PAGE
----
eMarketer believes the conversation about social and TV will change. For buyers who want the best way to reach their audience, the growing video businesses of Facebook, Instagram, Twitter and Snapchat now present a viable alternative to TV. Really? Even as more and more data indicates consumers don’t want marketers in their social media?
Between dying reach, pervasive like fraud, rising ad prices, and bot-driven click fraud, it’s no wonder that are moving away from social media marketing. It doesn’t mean that brands don’t need social media, they do, what it means is that they shouldn’t rely on social media for marketing.
There are many myths when it comes to social media but perhaps the biggest is:
Myth: Most consumers want to have relationships with your brand.
Actually, they don’t. Only 23% of the consumers in a study said they have a relationship with a brand.[inlinetweet prefix=”” tweeter=”” suffix=””] In the typical consumer’s view of the world, relationships are reserved for friends, family and colleagues[/inlinetweet]. That’s why, when you ask the 77% of consumers who don’t have relationships with brands to explain why, you get comments like “It’s just a brand, not a member of my family.” (What consumers really want when they interact with brands online is to get discounts).
Now the idea that money will flow into social at the expense of TV? According to new research by the marketing analytics firm MarketShare, [inlinetweet prefix=”” tweeter=”” suffix=””]TV remains the most efficient vehicle through which to drive consumer purchases, out-delivering digital media [/inlinetweet](display and social), print and radio. Automotive and telecom particularly favor TV; at similar spending levels, both categories enjoy a six-fold sales lift on TV versus online.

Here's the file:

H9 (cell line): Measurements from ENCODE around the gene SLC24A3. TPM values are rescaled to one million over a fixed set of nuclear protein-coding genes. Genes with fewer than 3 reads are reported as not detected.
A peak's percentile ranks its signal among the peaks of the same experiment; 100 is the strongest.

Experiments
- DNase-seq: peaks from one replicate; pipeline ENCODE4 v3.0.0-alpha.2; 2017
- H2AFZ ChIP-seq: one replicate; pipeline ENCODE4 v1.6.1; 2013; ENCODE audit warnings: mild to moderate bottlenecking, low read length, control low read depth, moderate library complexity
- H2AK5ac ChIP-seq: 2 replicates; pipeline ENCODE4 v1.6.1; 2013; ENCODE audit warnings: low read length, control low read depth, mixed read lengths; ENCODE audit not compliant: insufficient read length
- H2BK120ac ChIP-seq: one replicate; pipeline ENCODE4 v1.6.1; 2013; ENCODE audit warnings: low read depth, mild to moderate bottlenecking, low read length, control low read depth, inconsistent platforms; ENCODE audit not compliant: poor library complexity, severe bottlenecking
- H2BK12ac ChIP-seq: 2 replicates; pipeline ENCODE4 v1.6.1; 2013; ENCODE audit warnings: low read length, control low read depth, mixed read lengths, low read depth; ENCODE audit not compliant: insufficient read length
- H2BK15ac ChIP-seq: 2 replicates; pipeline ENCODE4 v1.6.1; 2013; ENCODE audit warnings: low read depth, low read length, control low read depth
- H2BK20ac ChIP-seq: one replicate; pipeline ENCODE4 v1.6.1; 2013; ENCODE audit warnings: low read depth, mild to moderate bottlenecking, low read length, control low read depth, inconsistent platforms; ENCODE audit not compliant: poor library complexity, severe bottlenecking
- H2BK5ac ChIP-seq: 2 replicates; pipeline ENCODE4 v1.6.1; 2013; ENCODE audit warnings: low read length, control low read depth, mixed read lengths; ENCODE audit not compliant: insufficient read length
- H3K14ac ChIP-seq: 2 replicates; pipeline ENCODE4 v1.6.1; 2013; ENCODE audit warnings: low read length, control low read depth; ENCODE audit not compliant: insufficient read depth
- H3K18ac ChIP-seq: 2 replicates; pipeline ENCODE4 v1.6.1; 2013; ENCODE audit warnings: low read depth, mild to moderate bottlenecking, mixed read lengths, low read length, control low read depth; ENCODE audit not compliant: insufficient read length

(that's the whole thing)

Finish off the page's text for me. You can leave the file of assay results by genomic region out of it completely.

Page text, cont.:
The study suggests that a radical reduction in TV spending can have a deleterious impact on ROI. Per MarketShare’s modeling, a telecom brand that moves 20% of its TV dollars into online display can expect to see its sales drop 7%, largely as a result of its diminished reach.
Next time you read a story talking about the shift in ad dollars ask “what is the background of the person who wrote the story?”. If it’s an analyst with no real experience working in marketing then the article is worthless.
One Comment on “No, TV budgets won’t be shifting to social”
Thank you. The article on AdAge clearly shows just how out of touch they are. As a very large Fortune 100 company we are not planning on shifting money from TV to social because it risks market share. This article is nothing more than a PR piece for eMarketer.